Despite being built as a private residence, there’s something distinctly institutional about Muckross House, County Kerry; this impression not helped, obviously by the expanses of bleak gravel in front of the building. Replacing an earlier house, the present Jacobethan-style one dates from 1839-43 when designed by Scottish architect William Burn for Colonel Herbert. It was here that the Herberts famously entertained Queen Victoria in 1861 during her visit to Killarney, and seemingly the cost of the royal stay (for which the house was lavishly redecorated) together with declining income from their estates, led the family to bankruptcy; in 1899 Arthur Guinness, Lord Ardilaun bought Muckross for his wife Olivia whose mother had been a Herbert. Then, the property was sold to an American William Bowers Bourn who in turn presented it to his daughter Maud on the occasion of her marriage to Arthur Vincent. But following her early death, in 1932 Bourn and Vincent decided to present the house and surrounding 11,000 acres to the Irish nation and it has remained in public ownership ever since. Standing on the terrace and looking west towards Muckross Lake, it is easy to understand why the house was built here, even if harder to understand why it was built in quite such an unforgiving style.
No Demesne So Entirely Lovely
‘Probably there is not in the kingdom a demesne so entirely lovely as that of Muckross, the property of W.H. Herbert Esq., one of the members for the county. And now let us visit the renowned “Abbey”; it is in the demesne and close to the old entrance from the main road. It was built for Franciscan monks, according to Archdall, in 1440; but the Annals of the Four Masters give its date a century earlier: both, however, ascribe its foundation to one of the MacCarthys, Princes of Desmond. It was several times repaired, and once subsequently to the Reformation…’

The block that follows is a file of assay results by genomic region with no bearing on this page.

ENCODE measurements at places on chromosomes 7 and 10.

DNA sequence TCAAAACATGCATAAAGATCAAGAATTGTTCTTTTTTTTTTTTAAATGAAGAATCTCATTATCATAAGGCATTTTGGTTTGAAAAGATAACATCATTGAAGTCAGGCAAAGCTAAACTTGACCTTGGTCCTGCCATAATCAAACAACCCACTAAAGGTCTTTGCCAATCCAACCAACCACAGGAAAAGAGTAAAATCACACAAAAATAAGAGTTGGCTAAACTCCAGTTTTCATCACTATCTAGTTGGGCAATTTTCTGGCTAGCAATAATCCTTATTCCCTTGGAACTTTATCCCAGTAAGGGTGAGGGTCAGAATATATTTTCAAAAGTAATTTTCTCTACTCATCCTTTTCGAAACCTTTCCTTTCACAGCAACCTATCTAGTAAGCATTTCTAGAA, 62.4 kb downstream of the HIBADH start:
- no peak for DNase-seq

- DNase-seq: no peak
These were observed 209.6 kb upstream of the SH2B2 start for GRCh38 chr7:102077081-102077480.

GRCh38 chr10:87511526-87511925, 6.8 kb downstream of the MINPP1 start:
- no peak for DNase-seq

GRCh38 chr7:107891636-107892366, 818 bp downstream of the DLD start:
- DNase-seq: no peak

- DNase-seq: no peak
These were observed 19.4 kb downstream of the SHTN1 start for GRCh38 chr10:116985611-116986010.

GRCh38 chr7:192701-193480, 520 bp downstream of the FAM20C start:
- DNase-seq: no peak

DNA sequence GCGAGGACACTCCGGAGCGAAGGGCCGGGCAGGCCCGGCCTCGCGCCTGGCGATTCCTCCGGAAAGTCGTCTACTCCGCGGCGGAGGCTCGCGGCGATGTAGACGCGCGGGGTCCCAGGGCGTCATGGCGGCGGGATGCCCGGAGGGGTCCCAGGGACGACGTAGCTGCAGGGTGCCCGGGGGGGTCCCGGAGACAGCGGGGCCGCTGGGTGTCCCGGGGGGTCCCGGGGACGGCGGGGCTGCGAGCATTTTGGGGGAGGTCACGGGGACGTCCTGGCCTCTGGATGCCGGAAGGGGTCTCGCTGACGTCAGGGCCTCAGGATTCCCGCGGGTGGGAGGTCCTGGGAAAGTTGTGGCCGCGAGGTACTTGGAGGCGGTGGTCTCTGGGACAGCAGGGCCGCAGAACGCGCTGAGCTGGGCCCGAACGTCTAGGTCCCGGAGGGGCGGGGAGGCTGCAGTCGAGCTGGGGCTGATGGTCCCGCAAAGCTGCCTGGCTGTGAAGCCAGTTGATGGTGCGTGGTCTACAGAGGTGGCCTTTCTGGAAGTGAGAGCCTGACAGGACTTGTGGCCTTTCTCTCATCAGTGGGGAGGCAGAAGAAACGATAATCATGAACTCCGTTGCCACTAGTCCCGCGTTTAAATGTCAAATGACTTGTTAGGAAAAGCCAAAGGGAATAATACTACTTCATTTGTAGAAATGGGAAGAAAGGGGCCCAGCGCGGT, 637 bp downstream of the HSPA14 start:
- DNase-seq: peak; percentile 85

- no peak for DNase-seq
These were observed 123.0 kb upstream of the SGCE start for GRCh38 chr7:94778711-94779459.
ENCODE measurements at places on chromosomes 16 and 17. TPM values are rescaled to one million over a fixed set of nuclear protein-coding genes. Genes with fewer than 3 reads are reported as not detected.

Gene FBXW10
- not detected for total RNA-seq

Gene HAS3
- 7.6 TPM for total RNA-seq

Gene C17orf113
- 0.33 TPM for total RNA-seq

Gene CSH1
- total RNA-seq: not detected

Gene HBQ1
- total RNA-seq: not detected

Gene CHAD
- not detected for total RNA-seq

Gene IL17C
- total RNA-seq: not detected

‘…The cloister, which consists of twenty-two arches, ten of them semi-circular, and twelve pointed, is the best preserved portion of the Abbey. In the centre grows a magnificent yew-tree, which covers, as a roof, the whole area; its circumference is thirteen feet and its height in proportion. It is more than probably that this tree is coeval with the Abbey; that it was planted by the hands of the monks who built the sacred edifice three centuries ago…’
‘…The building consists of two principal parts – the convent and the church The church is about one hundred feet in length, and twenty-four in breadth; the steeple, which stands between the nave and the chancel, rests on four high and slender pointed arches. The dormitories, the kitchen, the refectory, the cellars, the infirmary and other chambers are still in a state of comparative preservation; the upper rooms are unroofed.’
Extracts from A Companion to Killarney by Mr and Mrs S.C. Hall (London, 1878)
The former Roman Catholic church at Derrycunnihy, County Kerry dates from the last quarter of the 19th century and is thought to have been built on the instructions of local landowner Valentine Browne, fourth Earl of Kenmare whose family, despite their large estates, had always remained Catholic. Located close to Ladies View and offering panoramic prospects over the surrounding countryside, the church is almost set into the rocky surroundings, its relatively plain design distinguished only by the polygonal apse. Seemingly it was damaged by fire in the 1950s and then abandoned for services the following decade after which it fell into disrepair. However, the state has now begun restoration work on the property, which is home to a number of protected species including Lesser Horseshoe Bats and Barn Owls.